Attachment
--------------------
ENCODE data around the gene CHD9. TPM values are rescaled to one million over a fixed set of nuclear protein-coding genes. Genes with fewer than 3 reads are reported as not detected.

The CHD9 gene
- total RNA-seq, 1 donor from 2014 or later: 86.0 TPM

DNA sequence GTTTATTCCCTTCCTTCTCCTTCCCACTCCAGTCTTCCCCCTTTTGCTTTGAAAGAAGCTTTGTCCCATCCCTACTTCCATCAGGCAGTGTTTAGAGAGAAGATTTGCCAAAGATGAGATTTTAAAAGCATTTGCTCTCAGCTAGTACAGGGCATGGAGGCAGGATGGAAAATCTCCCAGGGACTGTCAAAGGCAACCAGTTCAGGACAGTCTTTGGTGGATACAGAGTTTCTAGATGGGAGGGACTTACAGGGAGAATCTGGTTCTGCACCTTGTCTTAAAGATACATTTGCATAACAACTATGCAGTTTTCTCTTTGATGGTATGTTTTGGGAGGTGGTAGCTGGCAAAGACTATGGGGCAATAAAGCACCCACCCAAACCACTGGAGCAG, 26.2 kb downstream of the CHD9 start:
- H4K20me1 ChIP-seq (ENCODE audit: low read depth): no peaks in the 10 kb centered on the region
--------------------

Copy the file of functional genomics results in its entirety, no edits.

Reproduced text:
ENCODE data around the gene CHD9. TPM values are rescaled to one million over a fixed set of nuclear protein-coding genes. Genes with fewer than 3 reads are reported as not detected.

The CHD9 gene
- total RNA-seq, 1 donor from 2014 or later: 86.0 TPM

DNA sequence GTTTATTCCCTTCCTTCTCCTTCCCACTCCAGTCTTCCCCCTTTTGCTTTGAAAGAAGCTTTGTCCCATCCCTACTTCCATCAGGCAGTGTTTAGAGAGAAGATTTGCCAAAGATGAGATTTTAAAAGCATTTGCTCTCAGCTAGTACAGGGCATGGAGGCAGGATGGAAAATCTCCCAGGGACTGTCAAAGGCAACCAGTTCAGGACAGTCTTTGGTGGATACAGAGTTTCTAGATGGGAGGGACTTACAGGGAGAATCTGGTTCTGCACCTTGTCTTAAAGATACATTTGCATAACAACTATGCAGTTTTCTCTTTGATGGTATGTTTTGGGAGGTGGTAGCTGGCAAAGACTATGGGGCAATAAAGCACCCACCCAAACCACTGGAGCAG, 26.2 kb downstream of the CHD9 start:
- H4K20me1 ChIP-seq (ENCODE audit: low read depth): no peaks in the 10 kb centered on the region